Flooring Glossary - An A-Z of flooring terms
Purchasing a new wood floor can be daunting, not least because of all the jargon that comes along with it. From acclimatisation to warping, read our guide to get your head around some of the more tricky terminology and take the stress out of your buying journey.
AC Rating is also known as ‘abrasion class’ and it’s a method of rating laminate flooring based on its durability. The ratings range from AC1 to AC5, with AC1 boards being suitable for residential spaces with low foot traffic, and AC5 is suitable for commercial spaces such as shops with high foot traffic.
This is the process of leaving the wood floor in the area you are going to install it for a few days. It allows the natural moisture content of the wood to adjust to the surrounding conditions and helps to stop buckling, swelling and gapping after installation.
Sticky paste or glue used for attaching the flooring to the subfloor. The best adhesives are flexible and allow the wood floor to move a little depending on the natural variations in humidity.
A form of damage that can happen to wood flooring. Rather than being flat, the plank curves inwards or outwards to create an uneven surface.
A more serious type of damage than bowing, where boards pull up from the floor, sometimes by several inches. Usually caused by excessive water damage.
Care and maintenance
A crucial part of wood floor ownership where the owner uses the correct materials and methods needed to ensure their floor lasts for a long time.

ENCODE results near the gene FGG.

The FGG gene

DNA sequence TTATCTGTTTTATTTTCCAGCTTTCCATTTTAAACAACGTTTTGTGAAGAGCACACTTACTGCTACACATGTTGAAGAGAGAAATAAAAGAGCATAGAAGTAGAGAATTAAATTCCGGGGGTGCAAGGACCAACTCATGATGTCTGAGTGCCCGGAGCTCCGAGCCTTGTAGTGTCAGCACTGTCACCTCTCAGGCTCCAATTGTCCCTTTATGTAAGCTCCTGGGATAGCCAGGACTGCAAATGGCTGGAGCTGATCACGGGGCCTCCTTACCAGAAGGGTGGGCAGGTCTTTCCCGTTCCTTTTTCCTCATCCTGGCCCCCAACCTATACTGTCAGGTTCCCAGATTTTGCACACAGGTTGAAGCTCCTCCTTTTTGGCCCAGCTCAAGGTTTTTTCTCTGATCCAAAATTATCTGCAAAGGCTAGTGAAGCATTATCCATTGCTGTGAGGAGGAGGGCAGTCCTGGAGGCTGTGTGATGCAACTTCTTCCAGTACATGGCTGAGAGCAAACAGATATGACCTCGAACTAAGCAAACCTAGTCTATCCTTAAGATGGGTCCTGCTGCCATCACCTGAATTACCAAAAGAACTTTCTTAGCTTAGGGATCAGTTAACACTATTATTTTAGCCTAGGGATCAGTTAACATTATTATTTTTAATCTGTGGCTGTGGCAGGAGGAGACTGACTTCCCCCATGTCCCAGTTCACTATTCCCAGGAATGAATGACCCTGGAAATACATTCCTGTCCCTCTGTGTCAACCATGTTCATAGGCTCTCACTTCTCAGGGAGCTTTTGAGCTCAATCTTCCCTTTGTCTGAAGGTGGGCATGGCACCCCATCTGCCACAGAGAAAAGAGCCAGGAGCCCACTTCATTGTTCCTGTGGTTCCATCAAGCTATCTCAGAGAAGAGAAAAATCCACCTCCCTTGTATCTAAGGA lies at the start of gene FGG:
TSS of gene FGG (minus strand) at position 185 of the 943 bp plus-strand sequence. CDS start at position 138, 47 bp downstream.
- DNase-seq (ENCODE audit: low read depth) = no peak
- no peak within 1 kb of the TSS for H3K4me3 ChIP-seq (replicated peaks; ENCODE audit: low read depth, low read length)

A modern fitting method usually seen on laminate flooring. It allows two boards to fit and ‘click’ together, making it easier for non-professionals to lay their own floors.
Damage to the boards causing them to become convex in appearance. Usually caused by excessively damp atmospheric conditions whilst the subfloor remains dry.
The opposite of crowning and more commonly experienced. It is caused by moisture in the subfloor pulling the bottom of the board downwards, making the edges rise above its centre.
Damp proof membrane
A layer of material that is fitted between the flooring and the subfloor to prevent moisture causing damage. Many underlays come with a built-in damp proof membrane.
The process of causing slight damage to wood flooring so that it has a fashionable worn look. The damage caused is very superficial and doesn’t affect the longevity of the boards.
Engineered wood flooring
A type of flooring composed of several layers of plywood or high-density fibreboard layered together to form a plank, with a solid wood layer on top. This type of board is stable enough to cope with changes in temperature and humidity.
This describes the final coating of the wood that gives it its overall look, usually done with oil, lacquer or varnish. The finish will give it a matt or shiny look and can have a coloured tint.
One of the main installation methods for wood flooring, a floating floor isn’t glued or nailed down but is left unattached to the subfloor when fitted.
Glue down floor
Glue down installation uses an adhesive to firmly fix wood flooring to the subfloor. Most commonly used with solid wood flooring.
The naturally occurring lines in wood that give it character and uniqueness. Laminate flooring has grain artificially created to make it look more authentic.
Usually found in kitchens and bathrooms and a very important factor to consider when fitting a wood floor. Too much moisture in a room can cause damage to a wood floor.